Making modem decisions
July 21, 1998
by Dean Andrews
(IDG) -- Your modem is your lifeline to the Internet. These tips will help you decide whether to buy an external or internal modem, show you how to cut out the annoying noise, and tell you where to find reliable information on 56-kilobit-per-second modems.
External Versus Internal Modems
Which should you buy? If you are an experienced upgrader, then an internal modem can save you up to $50, as modem manufacturers often pass the savings of caseless internal modem boards along to the consumer.
Unfortunately, novices may find internal modems difficult to install and configure, and should probably go with a slightly more expensive external model. You can connect an external modem to your PC without even removing your PC's case--you just connect a cable from the modem to an open serial port. Plus, you can quickly switch the modem to another PC or notebook computer.
If you use Windows 95's Dial Up Networking, you're probably too familiar with the screeching noise generated by two modems synchronizing with one another. You hear it every time you dial into your ISP or corporate server. External modems usually have a volume control that allows you to quickly turn down or turn off this noise. Internal modem noise can be controlled too--in software.
To do this, go to the Windows 95 Start menu, choose Settings, Control Panel. Click the System icon. In the System Properties box, select the Device Manager tab. Then click the modem icon and select your modem's name. In the Internal Properties box, choose the Modem tab and then slide the Speaker Volume control to Off. (This should work for most models; if it doesn't for yours, check the documentation.)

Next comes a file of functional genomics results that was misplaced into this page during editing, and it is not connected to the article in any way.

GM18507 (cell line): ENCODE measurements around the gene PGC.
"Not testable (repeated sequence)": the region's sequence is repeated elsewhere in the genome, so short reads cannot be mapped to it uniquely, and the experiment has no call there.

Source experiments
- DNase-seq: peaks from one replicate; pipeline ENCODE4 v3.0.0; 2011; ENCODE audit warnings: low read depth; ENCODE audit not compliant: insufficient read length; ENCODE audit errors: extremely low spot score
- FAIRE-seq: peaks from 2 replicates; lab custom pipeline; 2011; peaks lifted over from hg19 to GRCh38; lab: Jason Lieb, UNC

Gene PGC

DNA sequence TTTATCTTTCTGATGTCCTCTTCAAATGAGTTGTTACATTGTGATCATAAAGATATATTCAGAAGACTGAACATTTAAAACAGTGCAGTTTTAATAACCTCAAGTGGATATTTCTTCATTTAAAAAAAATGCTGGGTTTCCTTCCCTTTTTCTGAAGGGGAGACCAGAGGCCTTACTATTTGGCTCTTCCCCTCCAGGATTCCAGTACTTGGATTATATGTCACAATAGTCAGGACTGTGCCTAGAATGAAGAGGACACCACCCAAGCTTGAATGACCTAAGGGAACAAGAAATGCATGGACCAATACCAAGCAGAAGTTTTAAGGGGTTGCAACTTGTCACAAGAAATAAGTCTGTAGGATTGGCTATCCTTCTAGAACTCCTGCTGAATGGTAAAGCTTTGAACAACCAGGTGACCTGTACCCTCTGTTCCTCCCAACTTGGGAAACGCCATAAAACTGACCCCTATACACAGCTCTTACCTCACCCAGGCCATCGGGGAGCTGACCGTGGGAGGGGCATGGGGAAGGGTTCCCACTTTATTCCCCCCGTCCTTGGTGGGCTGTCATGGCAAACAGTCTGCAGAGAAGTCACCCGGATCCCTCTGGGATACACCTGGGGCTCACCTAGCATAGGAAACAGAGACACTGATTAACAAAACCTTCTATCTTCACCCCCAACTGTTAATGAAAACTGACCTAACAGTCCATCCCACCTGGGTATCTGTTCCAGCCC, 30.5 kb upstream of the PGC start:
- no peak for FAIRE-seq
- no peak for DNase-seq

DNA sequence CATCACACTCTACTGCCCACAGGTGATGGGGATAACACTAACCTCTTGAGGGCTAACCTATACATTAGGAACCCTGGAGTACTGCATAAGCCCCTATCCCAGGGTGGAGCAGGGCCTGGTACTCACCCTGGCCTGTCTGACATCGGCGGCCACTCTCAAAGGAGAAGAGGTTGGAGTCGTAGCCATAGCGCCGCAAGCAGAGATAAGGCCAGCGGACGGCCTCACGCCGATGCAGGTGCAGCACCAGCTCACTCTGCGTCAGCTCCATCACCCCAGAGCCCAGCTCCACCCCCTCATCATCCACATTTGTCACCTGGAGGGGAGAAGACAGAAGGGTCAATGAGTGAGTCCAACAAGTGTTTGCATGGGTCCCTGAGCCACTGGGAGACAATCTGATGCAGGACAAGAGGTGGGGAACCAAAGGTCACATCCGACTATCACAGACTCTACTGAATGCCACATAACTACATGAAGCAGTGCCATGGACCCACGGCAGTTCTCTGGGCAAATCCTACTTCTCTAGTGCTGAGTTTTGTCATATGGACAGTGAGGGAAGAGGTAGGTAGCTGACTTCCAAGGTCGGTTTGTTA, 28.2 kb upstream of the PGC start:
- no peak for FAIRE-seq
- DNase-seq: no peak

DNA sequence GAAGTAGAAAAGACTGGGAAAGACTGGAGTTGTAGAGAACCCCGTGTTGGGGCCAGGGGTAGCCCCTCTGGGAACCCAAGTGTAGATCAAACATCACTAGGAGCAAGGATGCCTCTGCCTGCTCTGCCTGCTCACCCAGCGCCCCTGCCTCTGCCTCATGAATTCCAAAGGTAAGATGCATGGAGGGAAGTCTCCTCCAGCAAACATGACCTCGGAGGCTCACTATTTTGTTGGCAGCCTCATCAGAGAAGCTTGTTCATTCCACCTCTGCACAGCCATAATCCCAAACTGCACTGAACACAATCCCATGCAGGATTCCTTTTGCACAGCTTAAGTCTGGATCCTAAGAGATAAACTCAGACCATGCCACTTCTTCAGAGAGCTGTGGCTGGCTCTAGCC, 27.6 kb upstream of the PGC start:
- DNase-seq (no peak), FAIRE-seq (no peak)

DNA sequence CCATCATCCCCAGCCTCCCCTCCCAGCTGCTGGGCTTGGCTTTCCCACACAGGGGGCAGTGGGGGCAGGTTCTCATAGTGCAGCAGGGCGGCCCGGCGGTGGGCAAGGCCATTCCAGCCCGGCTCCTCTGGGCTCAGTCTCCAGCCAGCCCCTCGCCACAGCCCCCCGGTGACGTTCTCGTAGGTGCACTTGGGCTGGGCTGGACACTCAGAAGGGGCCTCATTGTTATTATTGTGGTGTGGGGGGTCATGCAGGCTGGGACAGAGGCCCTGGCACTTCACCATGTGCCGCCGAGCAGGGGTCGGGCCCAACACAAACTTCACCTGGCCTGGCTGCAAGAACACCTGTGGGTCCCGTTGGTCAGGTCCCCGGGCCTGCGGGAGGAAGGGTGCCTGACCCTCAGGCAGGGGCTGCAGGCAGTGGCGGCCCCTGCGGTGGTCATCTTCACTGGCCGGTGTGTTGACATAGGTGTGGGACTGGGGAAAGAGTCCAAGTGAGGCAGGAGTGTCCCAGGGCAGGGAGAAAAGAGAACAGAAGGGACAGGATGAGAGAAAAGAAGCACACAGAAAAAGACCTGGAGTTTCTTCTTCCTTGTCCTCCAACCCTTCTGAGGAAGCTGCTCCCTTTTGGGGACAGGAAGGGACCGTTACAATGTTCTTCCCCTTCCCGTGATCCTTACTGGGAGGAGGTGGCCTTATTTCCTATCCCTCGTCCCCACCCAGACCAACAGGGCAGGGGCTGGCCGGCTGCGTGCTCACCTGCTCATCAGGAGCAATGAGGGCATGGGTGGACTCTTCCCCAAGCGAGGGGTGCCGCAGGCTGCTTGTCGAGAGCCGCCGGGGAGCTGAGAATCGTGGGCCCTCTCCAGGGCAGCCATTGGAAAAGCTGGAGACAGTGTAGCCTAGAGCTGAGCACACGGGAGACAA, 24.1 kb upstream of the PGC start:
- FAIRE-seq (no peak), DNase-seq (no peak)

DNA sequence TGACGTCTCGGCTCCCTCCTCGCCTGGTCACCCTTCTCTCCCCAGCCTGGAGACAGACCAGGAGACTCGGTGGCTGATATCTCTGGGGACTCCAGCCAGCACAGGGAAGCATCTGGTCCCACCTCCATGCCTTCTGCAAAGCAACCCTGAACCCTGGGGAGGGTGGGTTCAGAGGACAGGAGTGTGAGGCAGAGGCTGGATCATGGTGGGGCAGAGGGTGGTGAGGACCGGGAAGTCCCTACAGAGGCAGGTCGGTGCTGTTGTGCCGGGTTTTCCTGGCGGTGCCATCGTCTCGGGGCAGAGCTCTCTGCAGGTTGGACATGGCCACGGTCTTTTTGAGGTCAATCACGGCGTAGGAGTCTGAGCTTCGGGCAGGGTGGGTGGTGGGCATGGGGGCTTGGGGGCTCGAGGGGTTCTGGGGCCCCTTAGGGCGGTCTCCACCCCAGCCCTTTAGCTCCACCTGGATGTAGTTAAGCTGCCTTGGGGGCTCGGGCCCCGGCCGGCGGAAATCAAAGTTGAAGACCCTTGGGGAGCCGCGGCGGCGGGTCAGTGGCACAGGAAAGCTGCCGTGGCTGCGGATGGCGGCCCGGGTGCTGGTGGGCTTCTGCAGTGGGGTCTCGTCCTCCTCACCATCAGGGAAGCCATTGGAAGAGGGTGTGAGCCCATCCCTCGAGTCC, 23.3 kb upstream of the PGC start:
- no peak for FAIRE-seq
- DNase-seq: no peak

Modem Hang-Up Trouble
If your modem is disconnecting unexpectedly while you're dialed into your ISP or office network, the trouble could be your phone's call-waiting feature. With call-waiting active, your modem may hang up when an incoming call beeps in on your phone line. Make sure you disable call-waiting by adding the appropriate codes in your Windows 95 Modem Properties box.
To do this, go to the Start menu and choose Settings, Control Panel. Click the Modem icon. The Modem Properties box will appear. Click the General tab, then the Dialing Properties button. Select the "This location has call-waiting" check box, then enter the code to disable it in the "To disable it, dial" field. Most phone services will disable call waiting if you add *70 before the telephone number.
Web Site for 56-Kbps Modem News
Modem vendors and Internet service providers are in the midst of upgrading to the new V.90 56-kbps modem standard. Unfortunately, this upgrade period is a confusing time for consumers as they struggle with modem compatibility concerns. For regular news updates, product reviews, tips, and a wealth of 56-kbps modem info, point your browser to http://www.56k.com, an independent Web resource.
V.90 Backward Compatibility
Eventually, all 56-kbps modems will be able to talk to one another because of the new V.90 standard. In the meantime, there's one problem you need to be aware of, particularly while ISPs are in the process of upgrading their networks: V.90 modems are only backward compatible with either the K56flex or x2 protocols--not both. So, until your ISP finishes upgrading to V.90, you must still make sure your modem is backward compatible with the 56-kbps modem protocol that your ISP uses. Otherwise, even with a V.90-capable modem, you'll be connecting at only 33.6-kbps speed.
Edited by Lisa Moskowitz.
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